“Ceylon wake up it’s okay. It’s me, Chispa!” I heard her say, voice full of worry. My face was covered in tears. I was squeezing something warm. Ah, that’s right. I was on the couch. My eyes creaked open to meet Chispa’s concerned ones. I was hyperventilating, but slowly calming down, full of relief as I saw she was just fine. My embrace became tighter as I held Chispa against my chest.
“Everything’s okay, Cey.” She said, just letting me hold her. Everything was okay.
"Chispa," Ceylon said, excited, shaking her awake. "Chispa! I've discovered something amazing in this book!"
Chispa pushed Ceylon's chest and attempted to roll over. "Cey, it's like...early." she muttered. "Tell me about the maze in the later."
Ceylon rolled their eyes. "No, not a maze. Something amazing, as in awesome, spectacular, cool, tubular, dank, fleek."
Chispa looked at Ceylon like they had six heads. "What in cyberspace are you saying? Those aren't words."
"They are, just old ones."
"Those stupid books."
"Exactly. Now, come outside! We're going to have a snowball fight!"
Chispa perked up. "A what? I like snow, balls, and fighting."
Ceylon grinned so wide Chispa could see the corners of their mouth above their jacket. "You're gonna love this." They glanced to the side and shrugged. "I mean, i think so. I've never actually done a snowball fight."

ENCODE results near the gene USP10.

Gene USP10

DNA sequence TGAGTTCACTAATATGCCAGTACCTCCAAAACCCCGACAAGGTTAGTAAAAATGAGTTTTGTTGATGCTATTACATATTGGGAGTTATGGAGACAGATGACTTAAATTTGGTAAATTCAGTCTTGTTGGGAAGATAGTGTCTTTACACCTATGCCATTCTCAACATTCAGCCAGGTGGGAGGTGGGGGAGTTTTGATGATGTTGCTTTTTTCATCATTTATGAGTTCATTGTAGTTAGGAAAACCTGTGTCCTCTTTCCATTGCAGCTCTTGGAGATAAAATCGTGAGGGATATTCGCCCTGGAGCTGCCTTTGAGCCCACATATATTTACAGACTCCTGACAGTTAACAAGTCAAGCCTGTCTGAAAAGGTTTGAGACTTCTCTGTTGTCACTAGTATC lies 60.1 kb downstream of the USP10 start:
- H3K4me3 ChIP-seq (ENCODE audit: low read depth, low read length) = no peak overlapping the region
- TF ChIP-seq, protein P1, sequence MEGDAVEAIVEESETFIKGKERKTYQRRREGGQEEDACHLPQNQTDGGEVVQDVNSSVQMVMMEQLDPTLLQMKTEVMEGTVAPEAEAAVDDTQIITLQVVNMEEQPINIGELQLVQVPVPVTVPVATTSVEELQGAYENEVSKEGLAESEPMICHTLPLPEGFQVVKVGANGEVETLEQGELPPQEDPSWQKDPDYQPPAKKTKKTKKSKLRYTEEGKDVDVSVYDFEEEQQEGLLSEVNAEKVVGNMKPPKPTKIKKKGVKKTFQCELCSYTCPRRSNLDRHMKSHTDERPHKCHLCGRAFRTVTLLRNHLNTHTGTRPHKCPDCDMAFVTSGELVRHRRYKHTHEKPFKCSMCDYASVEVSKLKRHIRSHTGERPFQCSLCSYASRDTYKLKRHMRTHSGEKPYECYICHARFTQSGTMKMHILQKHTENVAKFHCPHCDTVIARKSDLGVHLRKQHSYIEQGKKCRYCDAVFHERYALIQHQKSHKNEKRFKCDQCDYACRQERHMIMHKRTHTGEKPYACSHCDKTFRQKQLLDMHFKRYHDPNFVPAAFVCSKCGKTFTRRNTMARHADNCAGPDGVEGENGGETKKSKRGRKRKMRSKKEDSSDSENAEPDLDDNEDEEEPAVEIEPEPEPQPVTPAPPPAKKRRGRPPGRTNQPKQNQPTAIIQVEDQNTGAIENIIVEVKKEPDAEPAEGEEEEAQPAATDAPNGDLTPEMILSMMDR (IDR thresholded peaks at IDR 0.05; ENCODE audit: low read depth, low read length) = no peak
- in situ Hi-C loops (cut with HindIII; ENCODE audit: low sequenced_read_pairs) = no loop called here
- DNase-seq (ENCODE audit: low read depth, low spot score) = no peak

"Had. You have fights, not do them."
Ceylon shrugged and stepped back, tugging Chispa's hand.
The two went out through the side door and stepped onto the street. They were greeted by a white city, due to the thick coating of fluffy snow. Chispa exclaimed and clapped her hands. "Oh, it's so pretty in the morning!"
"If only you were capable of waking up before noon!" Ceylon said, and threw a glob of snow at Chispa. It fell apart in the air and drifted over her.
She turned and laughed. "Well it won't be much of a fight if we're just raining snowflakes over one another!
Ceylon's brow furrowed. "The book made it seem much more exciting. The snow should be able to fly through the air as a ball and only fall apart on impact." When Chispa gave them a look they added, "I'm sure of it! The book was very clear!"
Chispa tinkled another laugh and picked up snow in both hands. "Here, let the engineer try," she said, winking. Chispa tilted her head and threw the snow away, picking up snow that was deeper, slightly heavier, and pressed her hands together. Rather than melt, it compacted. "Haha!" She grabbed more and made the ball bigger. Chispa threw the ball at Ceylon as they were attempting to copy her, and it landed on their shoulder as they started to duck.